Research opens the possibility of temporarily reversing aging in the immune system. Scientist converts human skin cells into functional brain cells. A scientist at the Gladstone Institutes has discovered a novel way to convert human skin cells into brain cells, advancing medicine and human health by offering new hope for regenerative medicine and personalized drug discovery and development.
In a paper being published online July 28 in the scientific journal Cell Stem Cell, Sheng Ding, PhD, reveals efficient and robust methods for transforming adult skin cells into neurons that are capable of transmitting brain signals, marking one of the first documented experiments for transforming an adult human's skin cells into functioning brain cells. "This work could have important ramifications for patients and families who suffer at the hands of neurodegenerative diseases such Alzheimer's, Parkinson's and Huntington's disease," said Lennart Mucke, MD, who directs neurological research at Gladstone.
"Dr. The work was done in collaboration with Stuart Lipton, M.D., Ph.D., who directs the Del E. 50-year search for calcium channel ends. Public release date: 19-Jun-2011 [ Print | E-mail Share ] [ Close Window ] Contact: David Camerondavid_cameron@hms.harvard.edu 617-432-0441Harvard Medical School Boston, MA (June 19, 2011)—Mitochondria, those battery-pack organelles that fuel the energy of almost every living cell, have an insatiable appetite for calcium.
Whether in a dish or a living organism, the mitochondria of most organisms eagerly absorb this chemical compound. Because calcium levels link to many essential biological processes—not to mention conditions such as neurological disease and diabetes—scientists have been working for half a century to identify the molecular pathway that enables these processes. Scientists develop a fatty 'kryptonite' to defeat multidrug-resistant 'Super bugs' Pulseless Artificial Heart Never Misses a Beat. This artificial heart pumps blood continuously using propeller screws.
Photo Texas Heart Institute. Outbreak is new form of E. coli. 2 June 2011Last updated at 17:13 By James Gallagher Health reporter, BBC News A leading microbiologist has warned the E. coli outbreak may worsen The E. coli outbreak in Germany is a new form of the bacterium, researchers and public health experts believe.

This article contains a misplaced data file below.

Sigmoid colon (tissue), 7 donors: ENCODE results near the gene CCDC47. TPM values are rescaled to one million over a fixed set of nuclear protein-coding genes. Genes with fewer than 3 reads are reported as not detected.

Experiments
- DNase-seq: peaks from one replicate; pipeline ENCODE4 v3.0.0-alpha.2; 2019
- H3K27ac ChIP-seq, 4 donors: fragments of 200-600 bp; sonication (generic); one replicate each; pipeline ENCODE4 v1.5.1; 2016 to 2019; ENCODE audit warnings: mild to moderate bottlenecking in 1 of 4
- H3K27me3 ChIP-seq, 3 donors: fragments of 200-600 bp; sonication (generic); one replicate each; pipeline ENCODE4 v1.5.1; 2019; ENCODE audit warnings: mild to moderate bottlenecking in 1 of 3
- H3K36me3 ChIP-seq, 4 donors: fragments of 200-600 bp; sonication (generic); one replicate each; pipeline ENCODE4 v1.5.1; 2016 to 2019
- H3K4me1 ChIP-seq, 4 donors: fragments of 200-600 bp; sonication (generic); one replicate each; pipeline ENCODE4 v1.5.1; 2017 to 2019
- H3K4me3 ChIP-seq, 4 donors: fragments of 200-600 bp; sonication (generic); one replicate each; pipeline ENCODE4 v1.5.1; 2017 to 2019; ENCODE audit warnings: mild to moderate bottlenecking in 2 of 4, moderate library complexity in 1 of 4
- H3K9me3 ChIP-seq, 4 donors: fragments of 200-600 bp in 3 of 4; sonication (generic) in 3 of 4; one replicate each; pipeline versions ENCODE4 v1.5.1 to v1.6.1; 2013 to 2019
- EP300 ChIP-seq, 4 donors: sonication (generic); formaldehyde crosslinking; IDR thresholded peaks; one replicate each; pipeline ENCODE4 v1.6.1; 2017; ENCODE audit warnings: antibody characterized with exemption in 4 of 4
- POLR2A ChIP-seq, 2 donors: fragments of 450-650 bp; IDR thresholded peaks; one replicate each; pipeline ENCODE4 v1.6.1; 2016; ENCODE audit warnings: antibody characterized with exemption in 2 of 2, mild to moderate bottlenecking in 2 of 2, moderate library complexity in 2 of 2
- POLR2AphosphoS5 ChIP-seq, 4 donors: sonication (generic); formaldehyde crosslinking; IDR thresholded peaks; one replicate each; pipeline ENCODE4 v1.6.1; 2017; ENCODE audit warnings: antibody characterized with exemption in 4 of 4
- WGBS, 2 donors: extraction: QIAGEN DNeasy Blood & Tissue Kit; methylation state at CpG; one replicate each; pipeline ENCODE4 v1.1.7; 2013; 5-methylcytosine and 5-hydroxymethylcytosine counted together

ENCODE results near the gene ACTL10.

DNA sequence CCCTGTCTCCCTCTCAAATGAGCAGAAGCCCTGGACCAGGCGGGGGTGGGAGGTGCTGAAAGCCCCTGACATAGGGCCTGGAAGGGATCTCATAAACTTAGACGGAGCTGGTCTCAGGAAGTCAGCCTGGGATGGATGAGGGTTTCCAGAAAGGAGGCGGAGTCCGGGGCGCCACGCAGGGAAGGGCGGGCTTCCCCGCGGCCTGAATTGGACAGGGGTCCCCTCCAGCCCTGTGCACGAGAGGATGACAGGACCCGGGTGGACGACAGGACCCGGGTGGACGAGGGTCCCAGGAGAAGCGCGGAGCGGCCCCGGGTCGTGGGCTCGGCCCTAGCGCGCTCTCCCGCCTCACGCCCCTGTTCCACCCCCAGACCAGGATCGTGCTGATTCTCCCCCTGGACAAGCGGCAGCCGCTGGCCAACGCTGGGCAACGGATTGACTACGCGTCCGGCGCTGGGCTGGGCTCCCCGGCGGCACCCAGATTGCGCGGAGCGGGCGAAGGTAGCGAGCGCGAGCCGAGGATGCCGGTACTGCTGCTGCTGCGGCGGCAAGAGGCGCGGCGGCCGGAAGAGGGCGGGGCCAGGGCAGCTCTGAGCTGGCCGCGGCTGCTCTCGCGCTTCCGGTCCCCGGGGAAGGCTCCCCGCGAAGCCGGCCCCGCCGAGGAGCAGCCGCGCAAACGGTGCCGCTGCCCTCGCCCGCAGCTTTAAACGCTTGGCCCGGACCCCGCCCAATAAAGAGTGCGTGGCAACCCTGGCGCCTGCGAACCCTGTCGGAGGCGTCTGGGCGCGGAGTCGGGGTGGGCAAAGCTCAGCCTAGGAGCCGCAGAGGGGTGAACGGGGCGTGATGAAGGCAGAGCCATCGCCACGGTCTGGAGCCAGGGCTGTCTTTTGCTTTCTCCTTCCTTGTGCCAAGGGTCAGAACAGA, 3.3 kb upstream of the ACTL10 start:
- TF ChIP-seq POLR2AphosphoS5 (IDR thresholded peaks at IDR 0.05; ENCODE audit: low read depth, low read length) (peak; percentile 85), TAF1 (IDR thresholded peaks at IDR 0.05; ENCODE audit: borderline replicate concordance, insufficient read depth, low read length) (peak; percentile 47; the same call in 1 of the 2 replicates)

It can cause the deadly complication - haemolytic-uraemic syndrome (HUS) - affecting the blood and kidneys. Super-sticky 'ultra-bad' cholesterol revealed in people at high risk of heart disease. Public release date: 27-May-2011 [ Print | E-mail Share ] [ Close Window ] Contact: Kate Coxkate.firstname.lastname@example.org 44-024-765-74255University of Warwick Scientists from the University of Warwick have discovered why a newly found form of cholesterol seems to be 'ultra-bad', leading to increased risk of heart disease.
The discovery could lead to new treatments to prevent heart disease particularly in people with type 2 diabetes and the elderly. The research, funded by the British Heart Foundation (BHF), found that 'ultrabad' cholesterol, called MGmin-low-density lipoprotein (LDL), which is more common in people with type 2 diabetes and the elderly, appears to be 'stickier' than normal LDL. CHD is the condition behind heart attacks, claiming 88,000 lives in the UK every year (1). The researchers made the discovery by creating human MGmin-LDL in the laboratory, then studying its characteristics and interactions with other important molecules in the body. Notes to editors 1. Bacteria 'linked' to Parkinson's disease. 23 May 2011Last updated at 00:03 Could this bacterium cause Parkinson's disease?
The bacteria responsible for stomach ulcers have been linked to Parkinson's disease, according to researchers in the US. Mice infected with Helicobacter pylori went onto develop Parkinson's like symptoms. The study, presented at a meeting of the American Society for Microbiology, argues that infection could play "a significant role". The charity Parkinson's UK said the results should be treated with caution. Malaria blocks 'super-infection' 15 May 2011Last updated at 18:04 People can be bitten by 700 malaria-infected mosquitoes a year in some countries The malaria parasite can ensure it keeps a host body all to itself by preventing further malarial infections, according to international researchers.
The parasite initially reproduces in the liver and moves into the blood. A study on mice, published in Nature Medicine, showed the parasite can trigger iron deficiency in the liver and therefore prevent more infections. An expert said the research was "very cool and very interesting", and improved understanding of infection. The researchers were looking at super-infections, when a patient already infected with malaria is infected with another batch of malaria parasites. Paralysed man can stand and move his legs again. 20 May 2011Last updated at 00:42 By James Gallagher Health reporter, BBC News Mr Summers: ''The moment I stood up, I was in disbelief'' A US man who was paralysed from the chest down after being hit by a car is now able to stand with electrical stimulation of his spinal cord.